Covid-19 Vaccines, Qari Asim, Imams Across Britain, Uk Muslim Communities, Mosques And Imams National Advisory Board, Pakistani Or Bangladeshi, Uk Ethnic Minorities, Minab, Imam Nuru Mohammed

Covid-19 Vaccines, Qari Asim

UK imams mobilise to counter Covid-19 vaccine disinformation

UK imams are confident that the two vaccines that are being used in the UK, Oxford AstraZeneca and Pfizer, are permissible from an Islamic perspective.

1/27/2021 12:15:00 PM

Imams across Britain help dispel coronavirus disinformation by using Friday sermons and their influence to assure Muslim communities about the safety of Covid-19 vaccines

UK imams are confident that the two vaccines that are being used in the UK, Oxford AstraZeneca and Pfizer, are permissible from an Islamic perspective.

Imams across Britain are helping a drive to dispel coronavirus disinformation, using Friday sermons and their influential standing within Muslim communities to argue that Covid-19 vaccines are safe.Qari Asim, chairman of the Mosques and Imams National Advisory Board, which is leading a campaign to reassure its faithful, is among those publically advocating that the inoculations are compatible with Islamic practices.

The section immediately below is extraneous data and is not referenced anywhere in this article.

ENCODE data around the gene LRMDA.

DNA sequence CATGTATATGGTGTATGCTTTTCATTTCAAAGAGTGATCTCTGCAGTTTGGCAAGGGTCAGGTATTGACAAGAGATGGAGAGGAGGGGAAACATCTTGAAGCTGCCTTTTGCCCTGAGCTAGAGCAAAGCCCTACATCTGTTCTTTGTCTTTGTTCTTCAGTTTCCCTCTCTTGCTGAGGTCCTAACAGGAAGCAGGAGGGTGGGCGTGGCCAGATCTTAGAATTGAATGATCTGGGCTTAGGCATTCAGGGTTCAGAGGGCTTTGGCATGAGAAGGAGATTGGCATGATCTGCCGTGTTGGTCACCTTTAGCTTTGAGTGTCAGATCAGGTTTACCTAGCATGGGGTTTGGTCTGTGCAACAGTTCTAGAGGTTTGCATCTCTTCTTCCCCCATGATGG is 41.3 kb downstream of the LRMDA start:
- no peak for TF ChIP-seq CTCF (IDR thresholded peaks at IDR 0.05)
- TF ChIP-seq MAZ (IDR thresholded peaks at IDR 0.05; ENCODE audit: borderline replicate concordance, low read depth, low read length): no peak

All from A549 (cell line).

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"We are confident that the two vaccines that have been used in the UK, Oxford AstraZeneca and Pfizer, are permissible from an Islamic perspective," he told AFP."The hesitancy, the anxiety (and) concern is driven by misinformation, conspiracy theories, fake news and rumours."

Britain, the hardest-hit country in Europe by the virus after registering nearly 95,000 deaths, is relying on its biggest-ever vaccination effort to end repeated cycles of lockdowns and restrictions.READ MORE:UK surpasses 100,000 Covid deaths in grim new milestone – latest updates headtopics.com

However, a report from the scientific committee advising the government showed stronger mistrust of vaccines among ethnic minorities than the rest of the UK population.It highlighted that 72 percent of Black survey respondents were unlikely or very unlikely to get the vaccine.

Among those from Pakistani or Bangladeshi backgrounds, the figure was 42 percent.Imams are pushing back in particular at fears among Britain's estimated 2.8 million Muslims that the vaccines contain pork gelatin or alcohol, which are banned by Islam.

Asim said it was "legitimate" to question whether things were permissible under Islam but without paying attention to unfounded claims.Among the falsehoods spread about the vaccine are that it can modify DNA, make recipients sterile, or even involve inserting a microchip in the body.

Read more: TRT World »

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